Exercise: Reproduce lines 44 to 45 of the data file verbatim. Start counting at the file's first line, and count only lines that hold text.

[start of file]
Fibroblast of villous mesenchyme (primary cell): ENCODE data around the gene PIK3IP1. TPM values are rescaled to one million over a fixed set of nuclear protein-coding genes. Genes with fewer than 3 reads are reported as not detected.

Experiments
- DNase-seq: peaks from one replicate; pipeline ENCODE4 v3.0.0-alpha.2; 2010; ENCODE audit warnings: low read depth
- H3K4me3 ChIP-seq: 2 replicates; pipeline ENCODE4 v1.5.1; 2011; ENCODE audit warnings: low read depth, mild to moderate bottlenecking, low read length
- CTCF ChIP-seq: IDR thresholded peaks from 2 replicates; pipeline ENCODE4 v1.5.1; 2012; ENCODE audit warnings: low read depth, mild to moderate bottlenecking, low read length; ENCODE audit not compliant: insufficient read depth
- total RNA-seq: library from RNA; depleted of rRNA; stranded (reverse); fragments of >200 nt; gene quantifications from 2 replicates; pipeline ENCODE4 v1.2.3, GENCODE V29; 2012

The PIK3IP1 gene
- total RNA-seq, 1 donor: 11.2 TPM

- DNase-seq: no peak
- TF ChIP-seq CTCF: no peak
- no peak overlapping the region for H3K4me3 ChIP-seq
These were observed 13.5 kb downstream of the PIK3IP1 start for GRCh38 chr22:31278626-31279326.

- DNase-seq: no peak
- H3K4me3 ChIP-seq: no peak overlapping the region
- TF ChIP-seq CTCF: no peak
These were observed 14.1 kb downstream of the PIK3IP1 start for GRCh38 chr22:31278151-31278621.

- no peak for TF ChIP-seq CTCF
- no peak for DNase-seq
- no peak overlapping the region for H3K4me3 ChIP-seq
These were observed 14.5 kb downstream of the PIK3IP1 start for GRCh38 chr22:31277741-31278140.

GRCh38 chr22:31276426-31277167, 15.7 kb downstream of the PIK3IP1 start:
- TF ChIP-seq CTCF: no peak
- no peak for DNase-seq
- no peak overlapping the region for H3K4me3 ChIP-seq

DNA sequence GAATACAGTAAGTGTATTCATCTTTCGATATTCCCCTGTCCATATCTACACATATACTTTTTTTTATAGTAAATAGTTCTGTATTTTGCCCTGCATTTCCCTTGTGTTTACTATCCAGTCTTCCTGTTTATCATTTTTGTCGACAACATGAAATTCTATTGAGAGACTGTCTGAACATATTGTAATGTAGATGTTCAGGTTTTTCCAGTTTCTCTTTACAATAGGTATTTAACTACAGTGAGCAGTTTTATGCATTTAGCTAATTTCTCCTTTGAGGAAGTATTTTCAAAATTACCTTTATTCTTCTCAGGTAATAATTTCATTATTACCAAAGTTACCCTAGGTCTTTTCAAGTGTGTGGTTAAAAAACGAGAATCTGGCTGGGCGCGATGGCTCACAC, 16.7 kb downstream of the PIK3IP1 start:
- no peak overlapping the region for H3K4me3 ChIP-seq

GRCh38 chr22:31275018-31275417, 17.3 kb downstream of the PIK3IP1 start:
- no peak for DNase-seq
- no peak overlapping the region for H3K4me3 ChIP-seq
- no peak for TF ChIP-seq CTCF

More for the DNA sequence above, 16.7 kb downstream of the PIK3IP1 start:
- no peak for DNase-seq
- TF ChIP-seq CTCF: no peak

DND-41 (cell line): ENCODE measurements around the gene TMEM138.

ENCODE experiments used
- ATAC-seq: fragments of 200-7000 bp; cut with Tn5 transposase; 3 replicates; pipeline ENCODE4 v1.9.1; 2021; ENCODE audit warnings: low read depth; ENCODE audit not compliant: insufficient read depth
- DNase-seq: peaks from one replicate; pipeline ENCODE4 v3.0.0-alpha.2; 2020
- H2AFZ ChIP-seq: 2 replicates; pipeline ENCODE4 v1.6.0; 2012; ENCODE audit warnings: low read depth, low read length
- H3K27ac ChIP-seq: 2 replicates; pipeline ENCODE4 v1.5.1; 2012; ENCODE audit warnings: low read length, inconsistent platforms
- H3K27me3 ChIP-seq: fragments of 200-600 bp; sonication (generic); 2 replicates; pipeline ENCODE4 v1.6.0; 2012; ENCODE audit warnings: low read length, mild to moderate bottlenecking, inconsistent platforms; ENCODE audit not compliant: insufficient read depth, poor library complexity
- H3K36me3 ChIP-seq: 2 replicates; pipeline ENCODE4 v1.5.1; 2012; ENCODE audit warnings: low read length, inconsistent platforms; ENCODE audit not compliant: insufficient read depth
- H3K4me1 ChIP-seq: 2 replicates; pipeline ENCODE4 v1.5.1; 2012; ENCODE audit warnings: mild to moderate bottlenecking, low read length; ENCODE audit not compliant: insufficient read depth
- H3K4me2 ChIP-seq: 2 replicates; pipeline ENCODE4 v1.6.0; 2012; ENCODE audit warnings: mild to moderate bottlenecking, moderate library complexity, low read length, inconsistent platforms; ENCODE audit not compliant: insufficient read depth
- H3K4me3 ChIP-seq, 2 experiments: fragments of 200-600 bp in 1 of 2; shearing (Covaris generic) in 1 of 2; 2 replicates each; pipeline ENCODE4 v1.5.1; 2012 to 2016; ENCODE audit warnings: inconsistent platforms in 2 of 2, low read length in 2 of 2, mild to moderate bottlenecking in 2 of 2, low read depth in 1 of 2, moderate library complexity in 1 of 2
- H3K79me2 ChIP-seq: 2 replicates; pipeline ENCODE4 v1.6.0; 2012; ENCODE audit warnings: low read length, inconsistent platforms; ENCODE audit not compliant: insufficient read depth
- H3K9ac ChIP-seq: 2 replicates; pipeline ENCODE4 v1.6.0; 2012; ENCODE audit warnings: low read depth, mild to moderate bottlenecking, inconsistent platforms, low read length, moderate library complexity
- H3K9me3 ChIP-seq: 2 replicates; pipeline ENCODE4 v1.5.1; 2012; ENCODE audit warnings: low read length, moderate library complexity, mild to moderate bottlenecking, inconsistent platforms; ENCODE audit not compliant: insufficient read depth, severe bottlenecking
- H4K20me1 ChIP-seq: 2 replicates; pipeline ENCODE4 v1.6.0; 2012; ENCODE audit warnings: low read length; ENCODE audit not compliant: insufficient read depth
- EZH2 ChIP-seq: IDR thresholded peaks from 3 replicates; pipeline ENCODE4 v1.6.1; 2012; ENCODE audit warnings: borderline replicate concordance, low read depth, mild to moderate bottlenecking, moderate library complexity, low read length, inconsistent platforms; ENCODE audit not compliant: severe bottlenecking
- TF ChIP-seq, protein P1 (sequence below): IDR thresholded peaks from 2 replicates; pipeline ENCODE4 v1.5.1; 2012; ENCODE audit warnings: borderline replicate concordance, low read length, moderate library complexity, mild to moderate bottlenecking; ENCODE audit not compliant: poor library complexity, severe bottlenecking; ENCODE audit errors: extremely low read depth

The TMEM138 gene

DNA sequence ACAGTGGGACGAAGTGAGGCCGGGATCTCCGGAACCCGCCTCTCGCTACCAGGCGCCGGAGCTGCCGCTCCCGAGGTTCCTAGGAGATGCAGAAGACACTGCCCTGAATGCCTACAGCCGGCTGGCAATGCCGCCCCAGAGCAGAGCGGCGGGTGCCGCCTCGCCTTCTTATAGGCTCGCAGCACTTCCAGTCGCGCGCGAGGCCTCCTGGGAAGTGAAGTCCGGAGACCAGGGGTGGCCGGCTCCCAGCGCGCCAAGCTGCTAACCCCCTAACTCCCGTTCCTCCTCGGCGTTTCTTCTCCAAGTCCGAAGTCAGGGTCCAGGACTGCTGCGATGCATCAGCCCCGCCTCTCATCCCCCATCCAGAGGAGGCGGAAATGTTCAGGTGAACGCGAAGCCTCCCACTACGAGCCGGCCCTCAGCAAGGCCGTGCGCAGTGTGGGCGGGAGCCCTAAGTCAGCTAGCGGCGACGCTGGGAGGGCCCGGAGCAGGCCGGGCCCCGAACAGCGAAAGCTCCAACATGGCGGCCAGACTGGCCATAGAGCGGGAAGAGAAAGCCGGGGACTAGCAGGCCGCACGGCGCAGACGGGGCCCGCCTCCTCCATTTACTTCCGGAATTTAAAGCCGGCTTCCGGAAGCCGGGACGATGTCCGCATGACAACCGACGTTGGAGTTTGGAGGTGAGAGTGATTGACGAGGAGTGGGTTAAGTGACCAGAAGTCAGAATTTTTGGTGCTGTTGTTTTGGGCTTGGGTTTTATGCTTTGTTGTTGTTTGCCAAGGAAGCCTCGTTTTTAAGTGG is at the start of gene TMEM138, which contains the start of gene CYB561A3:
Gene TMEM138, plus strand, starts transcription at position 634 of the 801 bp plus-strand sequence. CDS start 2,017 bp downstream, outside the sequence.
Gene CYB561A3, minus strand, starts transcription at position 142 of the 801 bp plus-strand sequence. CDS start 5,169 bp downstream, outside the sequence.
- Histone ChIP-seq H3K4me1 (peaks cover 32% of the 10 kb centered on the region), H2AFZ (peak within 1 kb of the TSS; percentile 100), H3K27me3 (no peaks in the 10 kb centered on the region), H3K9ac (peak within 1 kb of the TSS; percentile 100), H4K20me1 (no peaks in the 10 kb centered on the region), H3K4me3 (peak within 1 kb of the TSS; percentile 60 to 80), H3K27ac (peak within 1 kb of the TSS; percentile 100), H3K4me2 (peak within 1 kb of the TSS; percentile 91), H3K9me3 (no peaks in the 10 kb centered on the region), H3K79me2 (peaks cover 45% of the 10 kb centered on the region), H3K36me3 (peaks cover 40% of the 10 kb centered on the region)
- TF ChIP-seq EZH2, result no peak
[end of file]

- H3K4me3 ChIP-seq, 2 experiments: fragments of 200-600 bp in 1 of 2; shearing (Covaris generic) in 1 of 2; 2 replicates each; pipeline ENCODE4 v1.5.1; 2012 to 2016; ENCODE audit warnings: inconsistent platforms in 2 of 2, low read length in 2 of 2, mild to moderate bottlenecking in 2 of 2, low read depth in 1 of 2, moderate library complexity in 1 of 2
- H3K79me2 ChIP-seq: 2 replicates; pipeline ENCODE4 v1.6.0; 2012; ENCODE audit warnings: low read length, inconsistent platforms; ENCODE audit not compliant: insufficient read depth